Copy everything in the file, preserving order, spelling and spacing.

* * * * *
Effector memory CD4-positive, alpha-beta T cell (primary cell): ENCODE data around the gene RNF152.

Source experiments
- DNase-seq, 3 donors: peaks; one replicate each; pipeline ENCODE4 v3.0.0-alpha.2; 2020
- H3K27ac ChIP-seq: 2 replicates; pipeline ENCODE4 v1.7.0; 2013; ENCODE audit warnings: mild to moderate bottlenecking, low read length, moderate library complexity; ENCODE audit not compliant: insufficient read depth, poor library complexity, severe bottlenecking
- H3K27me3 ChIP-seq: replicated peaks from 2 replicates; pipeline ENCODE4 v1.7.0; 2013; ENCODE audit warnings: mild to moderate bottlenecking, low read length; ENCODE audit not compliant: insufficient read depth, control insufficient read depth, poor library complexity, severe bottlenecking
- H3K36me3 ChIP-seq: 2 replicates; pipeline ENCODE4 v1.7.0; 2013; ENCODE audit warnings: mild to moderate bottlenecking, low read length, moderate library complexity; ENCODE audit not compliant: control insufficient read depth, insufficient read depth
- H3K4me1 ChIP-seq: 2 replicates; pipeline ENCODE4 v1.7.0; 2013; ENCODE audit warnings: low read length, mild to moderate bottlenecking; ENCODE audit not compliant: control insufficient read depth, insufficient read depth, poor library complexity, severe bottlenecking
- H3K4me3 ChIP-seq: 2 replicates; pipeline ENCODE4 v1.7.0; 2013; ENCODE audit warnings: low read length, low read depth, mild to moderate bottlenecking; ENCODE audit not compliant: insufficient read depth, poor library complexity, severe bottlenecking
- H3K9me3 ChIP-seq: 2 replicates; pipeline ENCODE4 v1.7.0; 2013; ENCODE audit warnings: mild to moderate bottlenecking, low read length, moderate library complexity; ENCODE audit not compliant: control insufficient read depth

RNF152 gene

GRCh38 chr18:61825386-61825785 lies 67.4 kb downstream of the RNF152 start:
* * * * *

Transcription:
Effector memory CD4-positive, alpha-beta T cell (primary cell): ENCODE data around the gene RNF152.

Source experiments
- DNase-seq, 3 donors: peaks; one replicate each; pipeline ENCODE4 v3.0.0-alpha.2; 2020
- H3K27ac ChIP-seq: 2 replicates; pipeline ENCODE4 v1.7.0; 2013; ENCODE audit warnings: mild to moderate bottlenecking, low read length, moderate library complexity; ENCODE audit not compliant: insufficient read depth, poor library complexity, severe bottlenecking
- H3K27me3 ChIP-seq: replicated peaks from 2 replicates; pipeline ENCODE4 v1.7.0; 2013; ENCODE audit warnings: mild to moderate bottlenecking, low read length; ENCODE audit not compliant: insufficient read depth, control insufficient read depth, poor library complexity, severe bottlenecking
- H3K36me3 ChIP-seq: 2 replicates; pipeline ENCODE4 v1.7.0; 2013; ENCODE audit warnings: mild to moderate bottlenecking, low read length, moderate library complexity; ENCODE audit not compliant: control insufficient read depth, insufficient read depth
- H3K4me1 ChIP-seq: 2 replicates; pipeline ENCODE4 v1.7.0; 2013; ENCODE audit warnings: low read length, mild to moderate bottlenecking; ENCODE audit not compliant: control insufficient read depth, insufficient read depth, poor library complexity, severe bottlenecking
- H3K4me3 ChIP-seq: 2 replicates; pipeline ENCODE4 v1.7.0; 2013; ENCODE audit warnings: low read length, low read depth, mild to moderate bottlenecking; ENCODE audit not compliant: insufficient read depth, poor library complexity, severe bottlenecking
- H3K9me3 ChIP-seq: 2 replicates; pipeline ENCODE4 v1.7.0; 2013; ENCODE audit warnings: mild to moderate bottlenecking, low read length, moderate library complexity; ENCODE audit not compliant: control insufficient read depth

RNF152 gene

GRCh38 chr18:61825386-61825785 lies 67.4 kb downstream of the RNF152 start: